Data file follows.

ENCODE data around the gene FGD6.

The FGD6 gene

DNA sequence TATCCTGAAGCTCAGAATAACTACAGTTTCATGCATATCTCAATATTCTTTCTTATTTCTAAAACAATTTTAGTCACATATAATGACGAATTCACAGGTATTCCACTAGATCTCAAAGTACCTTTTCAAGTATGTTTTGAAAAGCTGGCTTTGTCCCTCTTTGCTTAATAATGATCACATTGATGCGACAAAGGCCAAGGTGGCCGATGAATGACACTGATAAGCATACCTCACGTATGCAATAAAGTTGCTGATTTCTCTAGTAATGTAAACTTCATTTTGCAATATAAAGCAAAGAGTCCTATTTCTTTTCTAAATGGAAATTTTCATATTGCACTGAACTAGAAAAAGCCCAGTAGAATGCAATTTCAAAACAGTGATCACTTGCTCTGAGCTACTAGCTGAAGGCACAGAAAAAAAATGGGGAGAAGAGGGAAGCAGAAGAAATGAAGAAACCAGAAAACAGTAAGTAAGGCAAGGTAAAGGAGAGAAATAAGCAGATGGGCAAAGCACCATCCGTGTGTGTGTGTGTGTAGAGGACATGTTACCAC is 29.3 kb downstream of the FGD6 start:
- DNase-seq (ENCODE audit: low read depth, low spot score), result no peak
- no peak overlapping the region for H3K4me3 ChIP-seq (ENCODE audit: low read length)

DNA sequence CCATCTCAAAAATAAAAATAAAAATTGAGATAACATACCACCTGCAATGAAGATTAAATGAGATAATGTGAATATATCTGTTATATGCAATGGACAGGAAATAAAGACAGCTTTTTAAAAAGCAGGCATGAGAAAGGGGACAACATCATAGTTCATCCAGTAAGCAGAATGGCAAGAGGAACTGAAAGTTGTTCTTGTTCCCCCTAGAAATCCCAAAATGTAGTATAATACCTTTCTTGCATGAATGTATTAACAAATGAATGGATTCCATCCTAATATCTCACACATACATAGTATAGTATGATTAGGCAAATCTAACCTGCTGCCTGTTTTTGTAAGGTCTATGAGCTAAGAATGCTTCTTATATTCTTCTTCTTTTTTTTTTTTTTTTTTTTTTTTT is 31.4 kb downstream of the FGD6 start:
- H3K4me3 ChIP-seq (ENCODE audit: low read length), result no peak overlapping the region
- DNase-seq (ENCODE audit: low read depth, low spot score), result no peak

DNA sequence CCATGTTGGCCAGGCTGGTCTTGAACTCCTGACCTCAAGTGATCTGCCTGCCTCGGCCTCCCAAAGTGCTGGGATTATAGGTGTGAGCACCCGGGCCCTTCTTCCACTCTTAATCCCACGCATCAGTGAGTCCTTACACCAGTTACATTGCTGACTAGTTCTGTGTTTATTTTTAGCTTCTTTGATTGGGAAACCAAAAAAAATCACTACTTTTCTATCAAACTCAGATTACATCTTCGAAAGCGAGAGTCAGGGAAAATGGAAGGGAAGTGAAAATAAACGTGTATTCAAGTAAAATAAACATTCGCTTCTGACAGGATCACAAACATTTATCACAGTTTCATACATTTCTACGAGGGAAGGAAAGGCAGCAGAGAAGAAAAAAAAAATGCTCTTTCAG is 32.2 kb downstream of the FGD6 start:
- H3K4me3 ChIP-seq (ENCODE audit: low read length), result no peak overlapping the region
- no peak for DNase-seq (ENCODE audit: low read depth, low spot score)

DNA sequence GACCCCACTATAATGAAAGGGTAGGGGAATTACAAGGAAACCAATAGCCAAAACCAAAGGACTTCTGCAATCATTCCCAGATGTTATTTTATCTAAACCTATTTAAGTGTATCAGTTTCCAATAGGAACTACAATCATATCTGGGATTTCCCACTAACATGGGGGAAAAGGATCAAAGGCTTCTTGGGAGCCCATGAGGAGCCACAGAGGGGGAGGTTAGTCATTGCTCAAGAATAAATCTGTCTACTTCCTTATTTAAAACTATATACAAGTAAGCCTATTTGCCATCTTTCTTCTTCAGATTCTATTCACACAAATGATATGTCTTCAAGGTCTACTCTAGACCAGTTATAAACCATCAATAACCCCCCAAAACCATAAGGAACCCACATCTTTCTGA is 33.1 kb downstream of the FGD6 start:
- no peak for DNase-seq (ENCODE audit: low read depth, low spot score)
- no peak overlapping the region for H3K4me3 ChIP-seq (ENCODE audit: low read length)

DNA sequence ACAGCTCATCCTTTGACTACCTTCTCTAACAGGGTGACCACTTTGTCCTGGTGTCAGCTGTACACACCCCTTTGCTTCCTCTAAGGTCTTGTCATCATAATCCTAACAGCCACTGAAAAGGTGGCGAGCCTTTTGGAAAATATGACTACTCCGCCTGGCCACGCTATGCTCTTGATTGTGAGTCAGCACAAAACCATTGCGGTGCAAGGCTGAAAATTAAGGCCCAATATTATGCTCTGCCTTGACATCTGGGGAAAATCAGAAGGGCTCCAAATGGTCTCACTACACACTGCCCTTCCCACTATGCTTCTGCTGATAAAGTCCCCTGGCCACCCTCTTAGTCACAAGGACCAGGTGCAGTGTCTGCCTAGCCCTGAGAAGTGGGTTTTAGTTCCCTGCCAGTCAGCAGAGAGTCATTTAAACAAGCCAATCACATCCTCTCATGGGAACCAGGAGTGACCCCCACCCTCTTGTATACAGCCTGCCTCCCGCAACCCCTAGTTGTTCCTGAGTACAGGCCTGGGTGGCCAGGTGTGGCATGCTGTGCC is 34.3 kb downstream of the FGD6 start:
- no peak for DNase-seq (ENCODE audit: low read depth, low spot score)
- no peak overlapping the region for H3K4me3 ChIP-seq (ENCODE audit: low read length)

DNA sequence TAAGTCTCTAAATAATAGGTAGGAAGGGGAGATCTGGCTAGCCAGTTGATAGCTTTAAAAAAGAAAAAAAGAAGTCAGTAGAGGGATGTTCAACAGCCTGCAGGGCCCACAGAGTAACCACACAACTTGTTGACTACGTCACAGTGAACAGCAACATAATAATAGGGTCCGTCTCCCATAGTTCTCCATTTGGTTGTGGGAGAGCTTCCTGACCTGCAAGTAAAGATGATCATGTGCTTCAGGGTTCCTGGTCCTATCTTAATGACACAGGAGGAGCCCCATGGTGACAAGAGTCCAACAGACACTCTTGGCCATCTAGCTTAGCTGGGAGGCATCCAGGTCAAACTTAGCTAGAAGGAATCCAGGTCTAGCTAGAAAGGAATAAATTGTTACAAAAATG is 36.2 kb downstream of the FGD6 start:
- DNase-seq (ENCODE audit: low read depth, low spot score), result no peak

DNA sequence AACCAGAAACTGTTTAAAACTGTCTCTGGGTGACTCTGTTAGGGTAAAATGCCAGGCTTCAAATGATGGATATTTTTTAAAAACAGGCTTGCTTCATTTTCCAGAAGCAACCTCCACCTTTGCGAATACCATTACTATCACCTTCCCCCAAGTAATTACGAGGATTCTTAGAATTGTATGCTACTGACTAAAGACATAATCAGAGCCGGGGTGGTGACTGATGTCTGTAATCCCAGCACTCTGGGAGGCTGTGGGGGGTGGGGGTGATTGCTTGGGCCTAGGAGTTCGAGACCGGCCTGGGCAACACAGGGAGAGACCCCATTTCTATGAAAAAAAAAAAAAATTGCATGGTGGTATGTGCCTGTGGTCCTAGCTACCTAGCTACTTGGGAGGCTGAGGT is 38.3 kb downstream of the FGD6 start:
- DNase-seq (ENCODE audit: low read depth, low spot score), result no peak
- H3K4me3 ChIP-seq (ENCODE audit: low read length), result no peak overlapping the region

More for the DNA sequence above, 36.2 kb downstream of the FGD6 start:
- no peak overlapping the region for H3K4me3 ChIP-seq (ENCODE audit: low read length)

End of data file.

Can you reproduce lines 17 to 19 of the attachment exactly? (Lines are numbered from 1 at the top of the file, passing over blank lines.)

- no peak overlapping the region for H3K4me3 ChIP-seq (ENCODE audit: low read length)

DNA sequence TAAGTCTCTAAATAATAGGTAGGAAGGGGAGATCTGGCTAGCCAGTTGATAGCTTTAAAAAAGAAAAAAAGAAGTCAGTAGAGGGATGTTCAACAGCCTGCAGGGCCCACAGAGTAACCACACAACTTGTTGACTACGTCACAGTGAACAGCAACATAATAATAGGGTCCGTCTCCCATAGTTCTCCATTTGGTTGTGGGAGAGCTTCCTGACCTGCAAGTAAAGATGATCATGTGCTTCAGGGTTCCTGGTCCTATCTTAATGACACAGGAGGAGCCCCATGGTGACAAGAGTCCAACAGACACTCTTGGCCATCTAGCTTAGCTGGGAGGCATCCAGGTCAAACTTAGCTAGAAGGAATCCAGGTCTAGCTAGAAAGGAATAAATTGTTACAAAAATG is 36.2 kb downstream of the FGD6 start:
- DNase-seq (ENCODE audit: low read depth, low spot score), result no peak